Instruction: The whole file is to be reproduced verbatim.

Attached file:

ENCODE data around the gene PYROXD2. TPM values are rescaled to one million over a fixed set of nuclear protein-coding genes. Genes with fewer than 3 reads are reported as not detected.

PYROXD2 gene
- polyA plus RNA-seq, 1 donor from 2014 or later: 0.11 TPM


ENCODE data around the gene PYROXD2. TPM values are rescaled to one million over a fixed set of nuclear protein-coding genes. Genes with fewer than 3 reads are reported as not detected.

PYROXD2 gene
- polyA plus RNA-seq, 1 donor from 2014 or later: 0.11 TPM